by Brigit Katz/Smithsonianmag.com

When Mount Vesuvius erupted in 79 A.D., hundreds of people in the nearby town of Herculaneum fled to waterfront chambers in hopes of seeking shelter from the catastrophic explosion—a desperate plan that failed to save them from meeting gruesome ends. Among the few who stayed in the town was a roughly 25-year-old man whose ash-covered remains were discovered in a wooden bed during the 1960s.

Now, a new study published in the New England Journal of Medicine suggests a shiny black fragment found within the victim’s skull represents remnants of the man’s brain, which was subjected to such searing heat that it turned into glass.

A shiny black fragment found within the victim’s skull likely represents remnants of the man’s brain, which was subjected to such searing heat that it turned into glass. (The New England Journal of Medicine)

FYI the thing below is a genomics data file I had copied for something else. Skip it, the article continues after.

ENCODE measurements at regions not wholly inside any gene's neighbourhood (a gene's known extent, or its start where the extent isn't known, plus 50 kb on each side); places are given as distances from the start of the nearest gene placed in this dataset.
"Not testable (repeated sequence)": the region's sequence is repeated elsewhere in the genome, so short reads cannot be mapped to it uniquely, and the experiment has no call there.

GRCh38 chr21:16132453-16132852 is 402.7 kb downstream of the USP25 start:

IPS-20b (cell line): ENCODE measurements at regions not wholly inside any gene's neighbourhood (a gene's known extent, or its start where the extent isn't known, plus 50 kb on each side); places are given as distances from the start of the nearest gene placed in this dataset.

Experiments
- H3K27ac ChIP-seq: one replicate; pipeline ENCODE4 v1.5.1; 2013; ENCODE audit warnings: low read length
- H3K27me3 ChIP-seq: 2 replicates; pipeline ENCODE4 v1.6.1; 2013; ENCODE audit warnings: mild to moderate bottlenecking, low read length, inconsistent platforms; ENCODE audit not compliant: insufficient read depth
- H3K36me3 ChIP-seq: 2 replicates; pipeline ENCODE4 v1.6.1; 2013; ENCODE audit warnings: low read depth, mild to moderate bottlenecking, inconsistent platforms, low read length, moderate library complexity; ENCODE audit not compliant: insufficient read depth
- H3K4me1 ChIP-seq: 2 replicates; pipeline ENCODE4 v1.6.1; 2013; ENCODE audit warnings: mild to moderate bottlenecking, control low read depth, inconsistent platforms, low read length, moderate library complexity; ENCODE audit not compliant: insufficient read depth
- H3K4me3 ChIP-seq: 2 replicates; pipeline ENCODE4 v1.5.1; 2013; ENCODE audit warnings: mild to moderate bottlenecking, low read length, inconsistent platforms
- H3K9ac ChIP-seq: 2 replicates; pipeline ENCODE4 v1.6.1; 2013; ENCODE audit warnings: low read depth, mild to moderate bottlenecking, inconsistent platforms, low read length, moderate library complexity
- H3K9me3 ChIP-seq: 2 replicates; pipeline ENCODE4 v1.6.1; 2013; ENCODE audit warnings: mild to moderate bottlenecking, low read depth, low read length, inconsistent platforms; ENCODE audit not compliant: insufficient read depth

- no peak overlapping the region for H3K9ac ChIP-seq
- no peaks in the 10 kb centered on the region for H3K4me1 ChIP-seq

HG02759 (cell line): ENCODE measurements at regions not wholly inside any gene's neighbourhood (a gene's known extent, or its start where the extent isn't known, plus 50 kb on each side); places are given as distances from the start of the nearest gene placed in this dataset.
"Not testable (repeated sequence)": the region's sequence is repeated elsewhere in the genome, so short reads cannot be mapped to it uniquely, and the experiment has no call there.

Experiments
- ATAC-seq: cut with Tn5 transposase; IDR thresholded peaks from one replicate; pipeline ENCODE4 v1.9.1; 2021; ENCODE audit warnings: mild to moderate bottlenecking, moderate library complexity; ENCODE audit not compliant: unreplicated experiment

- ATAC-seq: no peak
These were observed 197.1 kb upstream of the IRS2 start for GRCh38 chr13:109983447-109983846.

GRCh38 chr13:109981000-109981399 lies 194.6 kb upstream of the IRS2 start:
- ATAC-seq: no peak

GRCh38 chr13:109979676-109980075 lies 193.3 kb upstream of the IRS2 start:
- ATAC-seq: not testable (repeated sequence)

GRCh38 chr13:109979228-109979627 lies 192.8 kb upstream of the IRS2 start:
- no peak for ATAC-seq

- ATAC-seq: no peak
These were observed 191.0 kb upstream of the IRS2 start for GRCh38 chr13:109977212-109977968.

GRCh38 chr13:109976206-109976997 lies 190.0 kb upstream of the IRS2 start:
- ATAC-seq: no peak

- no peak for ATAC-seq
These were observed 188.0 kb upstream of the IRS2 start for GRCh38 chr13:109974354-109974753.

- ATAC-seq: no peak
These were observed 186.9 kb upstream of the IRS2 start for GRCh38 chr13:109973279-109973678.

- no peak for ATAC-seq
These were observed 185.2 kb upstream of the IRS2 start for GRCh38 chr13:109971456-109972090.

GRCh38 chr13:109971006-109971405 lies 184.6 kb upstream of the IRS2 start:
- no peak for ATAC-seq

Located some 11 miles north of Pompeii, Herculaneum was a prosperous seaside town home to between 4,000 and 5,000 people before it was destroyed by Vesuvius’ blast. Though many residents attempted to escape, the researchers’ subject decided to stay behind in the College of the Augustales, “an imperial order devoted to the Roman emperor Augustus,” according to Teo Armus of the Washington Post.

The victim, likely a guard at the college, was killed by Vesuvius’ first pyroclastic surge—clouds of ash, rock, and volcanic gas that “move at hurricane velocities and have temperatures of several hundred …

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